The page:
Recent researches suggested that the positive cytotoxin-associated gene A of H.pylori was about 60%. This toxin can induce severe inflammation of gastric mucosa and is related with peptic ulcer and gastric cancer. We detected the cagA gene in 192 clinical strains by colony hybridization, with a total positive rate of 86%. In gastric cancer and duodenal ulcer, H.pylori infection rate (91%) was the highest in all gastric diseases. In gastric ulcer group it was the lowest, only 69%. Our results suggest that positive cagA of H.pylori isolated strains is related with gastric diseases in Xi’an area, Because the expression of cagA positive strains in gastric cancer group was higher than that in chronic gastritis group and the difference was apparent (P < 0.05). CagA can increase the serious consequences of carcinogenesis from chronic inflammation. The detectable rate of CagA antibody in human group in high occurrence region of gastric cancer was obviously higher than that in low occurrence area. Some researches have also proved that cagA positive strains are easy to cause inflammation of gastric mucosa and can stimulate hyperplasia of gastric mucosal cells. Many studies have shown that there is a relationship between cagA positive antibody and peptic ulcer and gastric cancer. One research suggested that development of more prominent gastritis and severe atrophy in cagA (+) patients was an indicator for the importance of cagA rather than H. pylori load. Our research was consistent with theirs[26,27].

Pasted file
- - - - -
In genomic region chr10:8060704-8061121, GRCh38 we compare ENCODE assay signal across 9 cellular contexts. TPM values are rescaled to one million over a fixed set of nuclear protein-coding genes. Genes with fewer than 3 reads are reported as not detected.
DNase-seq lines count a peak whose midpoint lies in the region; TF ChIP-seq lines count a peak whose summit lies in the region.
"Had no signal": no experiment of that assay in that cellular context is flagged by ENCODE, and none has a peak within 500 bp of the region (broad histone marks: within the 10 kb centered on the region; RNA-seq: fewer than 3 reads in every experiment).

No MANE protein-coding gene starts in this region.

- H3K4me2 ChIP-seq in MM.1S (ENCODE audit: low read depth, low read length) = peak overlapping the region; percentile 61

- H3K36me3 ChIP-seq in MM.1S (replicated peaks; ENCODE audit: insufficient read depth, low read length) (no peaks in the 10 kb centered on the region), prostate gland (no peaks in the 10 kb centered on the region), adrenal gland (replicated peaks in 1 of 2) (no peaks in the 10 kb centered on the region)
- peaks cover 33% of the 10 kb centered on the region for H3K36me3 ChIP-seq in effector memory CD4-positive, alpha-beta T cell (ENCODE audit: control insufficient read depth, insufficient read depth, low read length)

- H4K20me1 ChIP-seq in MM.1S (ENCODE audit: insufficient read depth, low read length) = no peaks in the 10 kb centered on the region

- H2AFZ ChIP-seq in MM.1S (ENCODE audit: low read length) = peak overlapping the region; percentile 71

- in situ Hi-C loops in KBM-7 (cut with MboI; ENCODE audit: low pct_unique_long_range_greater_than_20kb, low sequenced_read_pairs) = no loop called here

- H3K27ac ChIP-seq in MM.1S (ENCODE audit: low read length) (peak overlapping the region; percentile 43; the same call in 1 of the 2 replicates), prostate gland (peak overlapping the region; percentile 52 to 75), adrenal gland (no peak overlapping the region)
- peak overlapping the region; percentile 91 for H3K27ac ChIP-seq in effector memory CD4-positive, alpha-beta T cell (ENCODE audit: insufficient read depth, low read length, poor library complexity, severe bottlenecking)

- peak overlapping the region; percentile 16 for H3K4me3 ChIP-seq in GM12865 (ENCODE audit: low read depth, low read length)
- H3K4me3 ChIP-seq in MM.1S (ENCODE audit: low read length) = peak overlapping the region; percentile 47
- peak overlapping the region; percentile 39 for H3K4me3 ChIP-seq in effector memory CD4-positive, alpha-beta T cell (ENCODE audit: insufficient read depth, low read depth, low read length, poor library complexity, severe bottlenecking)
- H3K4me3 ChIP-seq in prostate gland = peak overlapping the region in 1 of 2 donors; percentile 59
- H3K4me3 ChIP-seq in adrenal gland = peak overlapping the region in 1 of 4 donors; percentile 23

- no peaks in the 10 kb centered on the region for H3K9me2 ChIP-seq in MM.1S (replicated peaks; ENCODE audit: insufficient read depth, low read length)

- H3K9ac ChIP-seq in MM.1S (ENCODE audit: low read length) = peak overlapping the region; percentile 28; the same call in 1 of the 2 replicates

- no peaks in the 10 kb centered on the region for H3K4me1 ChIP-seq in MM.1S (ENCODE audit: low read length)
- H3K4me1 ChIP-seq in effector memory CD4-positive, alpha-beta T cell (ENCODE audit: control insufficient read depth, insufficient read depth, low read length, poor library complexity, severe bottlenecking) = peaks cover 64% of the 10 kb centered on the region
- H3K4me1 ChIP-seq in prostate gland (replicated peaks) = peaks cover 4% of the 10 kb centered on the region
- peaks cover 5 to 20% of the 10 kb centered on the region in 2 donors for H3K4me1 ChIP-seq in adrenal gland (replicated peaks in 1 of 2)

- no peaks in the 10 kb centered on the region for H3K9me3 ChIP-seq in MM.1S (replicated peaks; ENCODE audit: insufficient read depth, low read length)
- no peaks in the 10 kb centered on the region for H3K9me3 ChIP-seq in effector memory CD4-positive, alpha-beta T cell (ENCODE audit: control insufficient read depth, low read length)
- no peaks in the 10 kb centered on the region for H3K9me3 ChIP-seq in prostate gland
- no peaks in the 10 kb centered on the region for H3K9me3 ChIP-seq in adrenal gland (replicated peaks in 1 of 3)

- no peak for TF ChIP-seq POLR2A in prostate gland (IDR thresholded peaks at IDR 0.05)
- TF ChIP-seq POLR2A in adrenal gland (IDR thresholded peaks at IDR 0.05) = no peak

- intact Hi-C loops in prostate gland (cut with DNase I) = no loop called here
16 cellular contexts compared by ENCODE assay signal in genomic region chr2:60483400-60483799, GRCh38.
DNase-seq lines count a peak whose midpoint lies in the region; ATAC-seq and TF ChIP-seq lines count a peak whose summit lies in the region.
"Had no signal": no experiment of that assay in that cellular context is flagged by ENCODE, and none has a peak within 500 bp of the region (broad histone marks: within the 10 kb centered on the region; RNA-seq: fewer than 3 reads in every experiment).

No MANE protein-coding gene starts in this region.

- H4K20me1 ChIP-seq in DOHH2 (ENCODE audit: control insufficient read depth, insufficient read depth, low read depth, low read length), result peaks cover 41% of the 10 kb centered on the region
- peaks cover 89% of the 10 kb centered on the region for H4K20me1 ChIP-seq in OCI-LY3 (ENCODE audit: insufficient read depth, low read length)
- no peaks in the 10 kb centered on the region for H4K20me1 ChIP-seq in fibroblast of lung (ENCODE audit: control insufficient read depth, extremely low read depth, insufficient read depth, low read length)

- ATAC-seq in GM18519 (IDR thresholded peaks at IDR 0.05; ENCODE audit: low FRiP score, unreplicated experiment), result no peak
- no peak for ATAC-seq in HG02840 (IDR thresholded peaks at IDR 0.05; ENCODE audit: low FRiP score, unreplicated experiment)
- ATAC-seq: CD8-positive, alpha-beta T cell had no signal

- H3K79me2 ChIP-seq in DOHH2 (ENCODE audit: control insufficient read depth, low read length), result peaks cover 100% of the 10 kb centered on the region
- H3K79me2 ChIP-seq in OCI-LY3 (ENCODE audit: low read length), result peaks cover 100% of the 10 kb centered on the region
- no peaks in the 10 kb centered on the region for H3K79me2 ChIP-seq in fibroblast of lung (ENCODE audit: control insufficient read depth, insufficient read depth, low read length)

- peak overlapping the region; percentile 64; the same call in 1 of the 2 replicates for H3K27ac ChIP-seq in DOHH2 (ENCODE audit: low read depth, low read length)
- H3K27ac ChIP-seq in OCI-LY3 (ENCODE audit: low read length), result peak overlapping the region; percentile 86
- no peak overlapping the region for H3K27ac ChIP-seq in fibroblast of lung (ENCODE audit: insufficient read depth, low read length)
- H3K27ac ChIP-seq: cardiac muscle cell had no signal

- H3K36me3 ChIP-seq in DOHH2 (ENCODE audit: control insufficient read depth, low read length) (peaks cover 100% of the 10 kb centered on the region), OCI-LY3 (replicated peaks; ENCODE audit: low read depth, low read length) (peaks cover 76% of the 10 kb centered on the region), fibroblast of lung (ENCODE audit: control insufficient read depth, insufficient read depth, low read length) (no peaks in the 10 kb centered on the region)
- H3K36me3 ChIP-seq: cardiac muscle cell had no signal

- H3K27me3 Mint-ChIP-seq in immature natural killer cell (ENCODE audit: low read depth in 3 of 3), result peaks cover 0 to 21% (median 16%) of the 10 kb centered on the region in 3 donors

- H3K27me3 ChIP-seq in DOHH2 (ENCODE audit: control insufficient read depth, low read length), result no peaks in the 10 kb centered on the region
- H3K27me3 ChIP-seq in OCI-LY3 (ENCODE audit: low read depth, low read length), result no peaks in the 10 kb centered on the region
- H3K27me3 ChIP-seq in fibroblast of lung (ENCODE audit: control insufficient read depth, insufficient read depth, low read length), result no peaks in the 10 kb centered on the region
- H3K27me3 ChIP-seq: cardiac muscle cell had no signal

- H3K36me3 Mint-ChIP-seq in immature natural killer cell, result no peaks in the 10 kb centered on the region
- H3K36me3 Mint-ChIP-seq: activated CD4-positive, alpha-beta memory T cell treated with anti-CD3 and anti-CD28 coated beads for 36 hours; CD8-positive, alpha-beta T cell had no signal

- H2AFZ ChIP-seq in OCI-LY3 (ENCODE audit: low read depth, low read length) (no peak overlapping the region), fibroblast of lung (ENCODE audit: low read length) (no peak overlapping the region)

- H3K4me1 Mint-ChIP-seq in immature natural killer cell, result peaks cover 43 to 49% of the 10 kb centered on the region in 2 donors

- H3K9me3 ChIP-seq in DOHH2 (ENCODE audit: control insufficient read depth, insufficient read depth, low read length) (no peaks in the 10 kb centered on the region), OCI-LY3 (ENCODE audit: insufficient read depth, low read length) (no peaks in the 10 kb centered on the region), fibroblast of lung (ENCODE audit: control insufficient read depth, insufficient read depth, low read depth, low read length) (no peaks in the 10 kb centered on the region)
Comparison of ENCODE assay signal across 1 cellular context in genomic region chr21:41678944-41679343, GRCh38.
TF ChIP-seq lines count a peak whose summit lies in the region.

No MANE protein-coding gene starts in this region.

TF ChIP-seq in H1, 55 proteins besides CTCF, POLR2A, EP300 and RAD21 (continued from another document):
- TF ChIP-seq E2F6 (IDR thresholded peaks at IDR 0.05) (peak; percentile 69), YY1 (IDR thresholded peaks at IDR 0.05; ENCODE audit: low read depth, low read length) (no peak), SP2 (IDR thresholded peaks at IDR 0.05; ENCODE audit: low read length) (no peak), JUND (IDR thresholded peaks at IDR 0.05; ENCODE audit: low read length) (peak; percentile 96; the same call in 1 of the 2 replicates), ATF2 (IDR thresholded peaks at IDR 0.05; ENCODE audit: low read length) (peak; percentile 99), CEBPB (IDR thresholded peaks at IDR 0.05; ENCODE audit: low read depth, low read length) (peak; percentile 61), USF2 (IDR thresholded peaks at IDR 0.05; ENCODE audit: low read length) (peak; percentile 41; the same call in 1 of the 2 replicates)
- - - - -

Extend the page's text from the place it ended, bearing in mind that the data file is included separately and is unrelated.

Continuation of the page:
All strains have the gene encoding toxin vacA, but its structure varies, especially in the mid-region which may be type m1 or m2 and the region encoding the signal sequence (type s1a, s1b or s2). The final structure is a mosaic, and all combinations of signal sequence and mid-region types are found except s2/m1. A strain’s vacA structure determines its in vitro cytotoxin activity, with type m1 vacA being more active than type m2, type s1a being more active than type s1b, and type s2 vacA not producing detectable activity. Our results showed that the main genotype was s1a in gastric cancer group, and there was an apparent difference between s1a and s1b (P < 0.05), and the s2 genotype was seldom found. In the meantime, there was no apparent difference between m1 and m2 (P > 0.05). The expression of s1a type was different among gastric cancer, gastric ulcer, and chronic gastritis. In gastritis group, there was no difference between s1a type and s1b type. Andreson’s research showed that the presence of the cagA gene was correlated with that of vacA signal sequence type s1a. However, no clear differences were found in the distribution of cagA and vacA genotypes among patients with peptic ulcer or chronic gastritis in Estonia. The reason why the different regional distribution can cause different genotype of H.pylori is not clear.
Our results showed that the infected H.pylori in Xi’an area was mainly toxin strains. In the meantime, the expression of s1a and s1b in the toxin strains was obviously different (P < 0.05), and there was no significant difference between m1 and m2 (P > 0.05). This suggests that s2 type can not produce detectable vacuolating toxin, and s1 type can produce the toxin. The middle-region is not obviously related to toxin production. The toxin produced by s2 type may not effectively pass through cellular membrane.
In cagA positive strains, the main vacA subtype was s1a, about 67%, and s1b was only 33%, and there was an apparent difference between these two subtypes (P < 0.05). But there was no difference between m1 and m2 (P > 0.05). We found that s1 type was related with gastric cancer.
Inactivation of multiple antioncogenes and H.pylori infection may be involved in the development and progress of gastric carcinoma, and H.pylori infection may be associated with the inactivation of some oncogenes. The genotype expression of H.pylori in gastric cancer was mainly cagA+/s1a strains in Xi’an area, but this can not serve as an index to predict gastric cancer. The main genotype of vacA in chronic gastritis, gastric ulcer and duodenal ulcer is s1, but there is no difference between s1a, s1b, m1 and m2.